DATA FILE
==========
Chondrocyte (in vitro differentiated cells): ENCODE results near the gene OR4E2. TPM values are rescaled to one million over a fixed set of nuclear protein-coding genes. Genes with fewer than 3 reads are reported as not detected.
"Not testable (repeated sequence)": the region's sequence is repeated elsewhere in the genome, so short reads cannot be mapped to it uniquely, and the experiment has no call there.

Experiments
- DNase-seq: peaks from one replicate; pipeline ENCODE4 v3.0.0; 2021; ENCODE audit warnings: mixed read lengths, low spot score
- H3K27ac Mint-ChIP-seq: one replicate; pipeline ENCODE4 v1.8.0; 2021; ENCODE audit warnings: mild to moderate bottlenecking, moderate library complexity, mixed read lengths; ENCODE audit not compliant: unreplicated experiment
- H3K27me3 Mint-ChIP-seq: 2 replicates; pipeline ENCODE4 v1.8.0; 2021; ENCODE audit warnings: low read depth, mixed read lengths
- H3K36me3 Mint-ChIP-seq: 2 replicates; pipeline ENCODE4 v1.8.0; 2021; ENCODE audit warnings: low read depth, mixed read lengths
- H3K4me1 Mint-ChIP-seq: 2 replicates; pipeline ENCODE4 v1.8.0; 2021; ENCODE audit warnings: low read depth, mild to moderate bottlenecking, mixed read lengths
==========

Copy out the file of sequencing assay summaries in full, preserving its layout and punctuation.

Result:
Chondrocyte (in vitro differentiated cells): ENCODE results near the gene OR4E2. TPM values are rescaled to one million over a fixed set of nuclear protein-coding genes. Genes with fewer than 3 reads are reported as not detected.
"Not testable (repeated sequence)": the region's sequence is repeated elsewhere in the genome, so short reads cannot be mapped to it uniquely, and the experiment has no call there.

Experiments
- DNase-seq: peaks from one replicate; pipeline ENCODE4 v3.0.0; 2021; ENCODE audit warnings: mixed read lengths, low spot score
- H3K27ac Mint-ChIP-seq: one replicate; pipeline ENCODE4 v1.8.0; 2021; ENCODE audit warnings: mild to moderate bottlenecking, moderate library complexity, mixed read lengths; ENCODE audit not compliant: unreplicated experiment
- H3K27me3 Mint-ChIP-seq: 2 replicates; pipeline ENCODE4 v1.8.0; 2021; ENCODE audit warnings: low read depth, mixed read lengths
- H3K36me3 Mint-ChIP-seq: 2 replicates; pipeline ENCODE4 v1.8.0; 2021; ENCODE audit warnings: low read depth, mixed read lengths
- H3K4me1 Mint-ChIP-seq: 2 replicates; pipeline ENCODE4 v1.8.0; 2021; ENCODE audit warnings: low read depth, mild to moderate bottlenecking, mixed read lengths